Renewable Energy Sources

What is left to us is renewable energy sources. These are methods of generating energy based on exploiting natural processes that are naturally recurring and don't have the adverse waste products of nuclear power and fossil fuels; including wind, solar, biomass, geothermal, and other such energy sources.

These energy resources are criticized for not producing enough energy and not being cost-effective, but the problem is that not enough money has been put into developing the relevant technologies and they have not yet been employed on a large enough scale (if you're doubtful read about Germany in the "Overseas" section).

There is also the problem that fossil fuels are currently used in the production of machinery for these processes, but that is an absurd reason for objecting to renewable energy sources. We can't instantly eliminate the carbon footprint of these technologies, but when we bring them together on the several levels of energy we will then be able to stop harming our planet with fossil fuels. A huge part of this is developing motor vehicles that don't require petroleum products, which is being approached through electric cars and biomass fuels. A personal favorite of mine is the ongoing development of bacteria that can be used to produce biofuels.

These sources can have some environmental impact, but much less than fossil fuels. The key factor is that transitioning to these energy sources will address the incredibly pressing problem of man-made climate change. The way to bring this about is by refocusing our technological efforts; we need substantial investment in the technologies relevant to tapping these energy sources and  need to turn from the concepts of "clean" fossil fuels and new drilling techniques to improving wind, solar, biomass, and geothermal energy production.

US Policy

The Obama administration and its Department of Energy have prioritized American energy independence and development of "green" energy technologies. The increase in U.S. production of oil and the increasing use of natural gas that this has involved are not the best approaches, even though natural gas power plants emit less carbon dioxide than coal power plants. The failure of the solar panel company Solyndra has also been a set-back for the Obama administration as it has been seized on as a reason for not the government not investing in renewable energy research. The administration also failed to get cap-and-trade proposals through congress in the President's first term.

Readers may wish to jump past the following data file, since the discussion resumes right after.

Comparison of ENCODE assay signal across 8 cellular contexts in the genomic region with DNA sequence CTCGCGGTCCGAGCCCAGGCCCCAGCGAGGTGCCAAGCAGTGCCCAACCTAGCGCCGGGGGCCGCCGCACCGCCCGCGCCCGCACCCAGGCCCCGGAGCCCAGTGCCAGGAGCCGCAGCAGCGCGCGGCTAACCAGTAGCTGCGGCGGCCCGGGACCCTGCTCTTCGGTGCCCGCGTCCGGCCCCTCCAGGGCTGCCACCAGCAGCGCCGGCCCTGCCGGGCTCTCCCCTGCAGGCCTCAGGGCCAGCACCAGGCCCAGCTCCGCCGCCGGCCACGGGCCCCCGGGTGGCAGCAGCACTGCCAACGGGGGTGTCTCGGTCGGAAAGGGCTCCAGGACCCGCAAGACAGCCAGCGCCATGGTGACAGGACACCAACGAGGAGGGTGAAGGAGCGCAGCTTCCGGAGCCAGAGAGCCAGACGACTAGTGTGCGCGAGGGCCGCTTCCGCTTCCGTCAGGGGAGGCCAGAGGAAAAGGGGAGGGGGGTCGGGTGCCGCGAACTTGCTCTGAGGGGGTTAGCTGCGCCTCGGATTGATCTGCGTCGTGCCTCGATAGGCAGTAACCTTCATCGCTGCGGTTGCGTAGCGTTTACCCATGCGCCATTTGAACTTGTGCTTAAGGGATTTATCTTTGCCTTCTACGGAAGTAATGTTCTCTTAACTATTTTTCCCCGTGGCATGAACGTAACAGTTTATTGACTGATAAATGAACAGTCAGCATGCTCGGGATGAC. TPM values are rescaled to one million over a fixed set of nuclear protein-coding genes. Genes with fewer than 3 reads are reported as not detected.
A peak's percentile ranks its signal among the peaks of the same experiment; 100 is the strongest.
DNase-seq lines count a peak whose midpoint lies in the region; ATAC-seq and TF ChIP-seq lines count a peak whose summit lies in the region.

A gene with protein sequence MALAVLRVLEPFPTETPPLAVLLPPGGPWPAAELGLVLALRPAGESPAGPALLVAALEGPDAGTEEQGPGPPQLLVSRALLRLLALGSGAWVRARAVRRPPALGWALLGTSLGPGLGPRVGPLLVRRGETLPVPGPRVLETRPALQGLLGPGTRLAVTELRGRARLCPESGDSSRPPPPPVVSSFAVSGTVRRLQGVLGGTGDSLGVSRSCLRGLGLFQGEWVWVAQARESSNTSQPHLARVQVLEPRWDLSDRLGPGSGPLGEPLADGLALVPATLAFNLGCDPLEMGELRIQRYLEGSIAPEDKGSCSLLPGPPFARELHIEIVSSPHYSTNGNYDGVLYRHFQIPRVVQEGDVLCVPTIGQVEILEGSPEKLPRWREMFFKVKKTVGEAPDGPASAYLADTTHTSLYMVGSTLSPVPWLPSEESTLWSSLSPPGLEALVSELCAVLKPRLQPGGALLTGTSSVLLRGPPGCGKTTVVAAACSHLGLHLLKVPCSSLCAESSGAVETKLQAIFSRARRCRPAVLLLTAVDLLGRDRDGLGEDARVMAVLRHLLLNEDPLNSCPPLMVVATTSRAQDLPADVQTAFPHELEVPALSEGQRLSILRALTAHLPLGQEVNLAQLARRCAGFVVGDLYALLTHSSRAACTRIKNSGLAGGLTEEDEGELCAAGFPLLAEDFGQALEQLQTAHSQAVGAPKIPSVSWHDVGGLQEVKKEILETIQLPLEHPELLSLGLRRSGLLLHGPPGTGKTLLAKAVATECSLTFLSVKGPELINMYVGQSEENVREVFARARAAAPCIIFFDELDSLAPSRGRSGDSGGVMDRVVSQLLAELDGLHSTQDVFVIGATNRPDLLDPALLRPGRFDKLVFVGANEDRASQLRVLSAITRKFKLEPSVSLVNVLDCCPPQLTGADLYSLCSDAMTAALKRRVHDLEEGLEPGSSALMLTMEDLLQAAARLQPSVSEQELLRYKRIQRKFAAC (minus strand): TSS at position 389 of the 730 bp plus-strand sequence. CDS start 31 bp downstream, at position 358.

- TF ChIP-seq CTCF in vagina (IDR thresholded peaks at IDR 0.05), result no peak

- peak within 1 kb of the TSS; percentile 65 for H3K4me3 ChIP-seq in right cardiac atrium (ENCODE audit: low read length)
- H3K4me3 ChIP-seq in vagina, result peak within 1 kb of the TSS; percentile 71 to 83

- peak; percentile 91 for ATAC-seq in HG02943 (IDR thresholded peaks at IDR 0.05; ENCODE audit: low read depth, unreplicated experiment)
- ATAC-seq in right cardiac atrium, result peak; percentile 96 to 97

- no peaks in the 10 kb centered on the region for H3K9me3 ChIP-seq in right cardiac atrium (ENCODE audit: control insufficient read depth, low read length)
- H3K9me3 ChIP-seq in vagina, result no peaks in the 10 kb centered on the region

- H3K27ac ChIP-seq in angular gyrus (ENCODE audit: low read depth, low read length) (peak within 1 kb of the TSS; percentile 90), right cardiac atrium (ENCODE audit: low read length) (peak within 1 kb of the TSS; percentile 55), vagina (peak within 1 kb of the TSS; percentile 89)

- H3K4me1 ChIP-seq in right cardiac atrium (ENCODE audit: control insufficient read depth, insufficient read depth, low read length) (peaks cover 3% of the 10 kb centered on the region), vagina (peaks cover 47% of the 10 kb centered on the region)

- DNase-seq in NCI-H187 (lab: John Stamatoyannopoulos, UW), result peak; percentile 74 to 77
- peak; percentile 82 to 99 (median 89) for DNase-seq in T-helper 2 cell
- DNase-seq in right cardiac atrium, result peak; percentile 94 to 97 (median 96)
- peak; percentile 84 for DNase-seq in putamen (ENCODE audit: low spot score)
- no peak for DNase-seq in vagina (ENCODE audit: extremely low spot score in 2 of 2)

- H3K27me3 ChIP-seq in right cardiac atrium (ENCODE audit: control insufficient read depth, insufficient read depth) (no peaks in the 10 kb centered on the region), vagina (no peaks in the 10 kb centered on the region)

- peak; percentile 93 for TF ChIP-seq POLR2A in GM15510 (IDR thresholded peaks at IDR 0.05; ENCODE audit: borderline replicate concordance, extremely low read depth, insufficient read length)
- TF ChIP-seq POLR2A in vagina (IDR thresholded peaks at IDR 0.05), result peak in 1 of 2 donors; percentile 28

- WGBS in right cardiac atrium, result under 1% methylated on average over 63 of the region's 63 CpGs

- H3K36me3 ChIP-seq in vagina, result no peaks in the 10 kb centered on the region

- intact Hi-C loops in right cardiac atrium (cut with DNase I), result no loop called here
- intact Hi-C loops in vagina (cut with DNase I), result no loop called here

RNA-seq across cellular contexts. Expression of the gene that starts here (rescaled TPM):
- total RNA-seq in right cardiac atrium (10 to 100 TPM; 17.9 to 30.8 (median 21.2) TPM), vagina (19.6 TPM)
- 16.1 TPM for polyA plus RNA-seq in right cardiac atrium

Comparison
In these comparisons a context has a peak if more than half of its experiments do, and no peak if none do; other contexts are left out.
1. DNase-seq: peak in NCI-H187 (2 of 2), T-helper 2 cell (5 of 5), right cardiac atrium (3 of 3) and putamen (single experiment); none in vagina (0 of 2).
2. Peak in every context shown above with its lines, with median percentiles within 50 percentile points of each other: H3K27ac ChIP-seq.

Nevertheless, the fact that President Obama is attempting these programs is good and will hopefully open the door for continued efforts to transition to more environmentally-friendly and renewable energy sources in the near future. In fact, the President is currently working with the Environmental Protection Agency (EPA) to restrict the carbon emissions of new, and eventually existing, power plants.

Let's hope that the American people and our politicians realize the importance of continuing to transition from the increasingly dangerous fossil fuel based system of the past to a renewable energy driven system of the future.


Were the U.S. to properly orient itself toward the development of "green" technology and abandon efforts to cling to the energy sources currently employed, it would be following in the footsteps of countries like Germany and China.

Germany's commitment to renewable energy innovation and reducing fossil fuel consumption has been wildly successful. Germany has already reached the point where renewable sources account for 25 percent of energy production and has set the goal of producing 80 percent of its electricity from renewable sources by 2050. Germany has been so successful, in fact, that the German government is now making an effort to export their energy efficiency and renewable energy technologies and expertise. The United States will soon need such exports if we don't set our energy policy straight.

China is not as far along as Germany, but the Chinese government has demonstrated its willingness to make renewable energy a priority and to heavily invest in "green" industry. The emphasis on renewable energy in China has also spurred a good deal of private investment, which dispels the myth in the U.S. that no one is willing to invest in these technologies. China, like Germany, will soon leave the U.S. behind and reap the economic benefits of this industry that is poised to explode in growth in the very near future.


Ultimately, we're in a 'something's got to give' situation. We can't continue to use fossil fuels in the way we have used them in the past, we have to change our approach to energy one way or another.

The good news is that there are so many exciting ideas and technologies, from algae biomass fuels to high-altitude wind turbines, out in the world today. We need only make a serious commitment as a nation, both psychologically and monetarily, to see amazing results.

Two experts, Mark Jacobson and Mark Delucchi, have gone so far as to say we could power the whole world with renewable sources of energy by 2030. This might not be politically feasible, and political will is the number one obstacle according to the authors, but the potential is exhilarating and I believe politicians are slowly but surely recognizing both the need for and the value of renewable energy sources.

I'm going to stay optimistic about our energy future, and I'm happy to be at a school that recognizes the importance of these energy issues. A happy Energy Week to all!!

Carleton College's turbine in Northfield, MN

See For Yourself
Check out these videos to learn what the experts say ...

US Energy Secretary Ernest Moniz (2013):

Former US Energy Secretary Steven Chu (2011):